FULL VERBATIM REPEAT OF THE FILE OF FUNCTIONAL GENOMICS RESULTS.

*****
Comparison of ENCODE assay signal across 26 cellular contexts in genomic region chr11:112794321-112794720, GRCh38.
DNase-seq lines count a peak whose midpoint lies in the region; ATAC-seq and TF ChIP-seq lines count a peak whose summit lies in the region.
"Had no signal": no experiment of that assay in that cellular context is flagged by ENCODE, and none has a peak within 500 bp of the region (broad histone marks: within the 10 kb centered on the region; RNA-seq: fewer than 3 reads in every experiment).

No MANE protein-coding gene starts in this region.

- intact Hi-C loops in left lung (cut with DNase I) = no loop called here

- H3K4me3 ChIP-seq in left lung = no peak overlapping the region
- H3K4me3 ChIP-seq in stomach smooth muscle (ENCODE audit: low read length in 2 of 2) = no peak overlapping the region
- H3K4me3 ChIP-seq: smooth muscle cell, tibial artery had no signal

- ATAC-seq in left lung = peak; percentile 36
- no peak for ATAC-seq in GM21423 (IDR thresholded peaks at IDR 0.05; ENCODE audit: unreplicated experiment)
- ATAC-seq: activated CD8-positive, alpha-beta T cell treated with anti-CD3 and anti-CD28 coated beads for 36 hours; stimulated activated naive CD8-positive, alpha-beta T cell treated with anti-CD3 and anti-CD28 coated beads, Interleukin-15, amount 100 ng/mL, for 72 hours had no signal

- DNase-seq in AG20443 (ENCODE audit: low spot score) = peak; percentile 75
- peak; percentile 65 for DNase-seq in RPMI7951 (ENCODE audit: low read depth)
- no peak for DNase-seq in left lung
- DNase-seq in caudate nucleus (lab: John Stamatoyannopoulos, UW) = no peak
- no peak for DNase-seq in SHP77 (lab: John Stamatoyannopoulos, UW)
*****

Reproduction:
Comparison of ENCODE assay signal across 26 cellular contexts in genomic region chr11:112794321-112794720, GRCh38.
DNase-seq lines count a peak whose midpoint lies in the region; ATAC-seq and TF ChIP-seq lines count a peak whose summit lies in the region.
"Had no signal": no experiment of that assay in that cellular context is flagged by ENCODE, and none has a peak within 500 bp of the region (broad histone marks: within the 10 kb centered on the region; RNA-seq: fewer than 3 reads in every experiment).

No MANE protein-coding gene starts in this region.

- intact Hi-C loops in left lung (cut with DNase I) = no loop called here

- H3K4me3 ChIP-seq in left lung = no peak overlapping the region
- H3K4me3 ChIP-seq in stomach smooth muscle (ENCODE audit: low read length in 2 of 2) = no peak overlapping the region
- H3K4me3 ChIP-seq: smooth muscle cell, tibial artery had no signal

- ATAC-seq in left lung = peak; percentile 36
- no peak for ATAC-seq in GM21423 (IDR thresholded peaks at IDR 0.05; ENCODE audit: unreplicated experiment)
- ATAC-seq: activated CD8-positive, alpha-beta T cell treated with anti-CD3 and anti-CD28 coated beads for 36 hours; stimulated activated naive CD8-positive, alpha-beta T cell treated with anti-CD3 and anti-CD28 coated beads, Interleukin-15, amount 100 ng/mL, for 72 hours had no signal

- DNase-seq in AG20443 (ENCODE audit: low spot score) = peak; percentile 75
- peak; percentile 65 for DNase-seq in RPMI7951 (ENCODE audit: low read depth)
- no peak for DNase-seq in left lung
- DNase-seq in caudate nucleus (lab: John Stamatoyannopoulos, UW) = no peak
- no peak for DNase-seq in SHP77 (lab: John Stamatoyannopoulos, UW)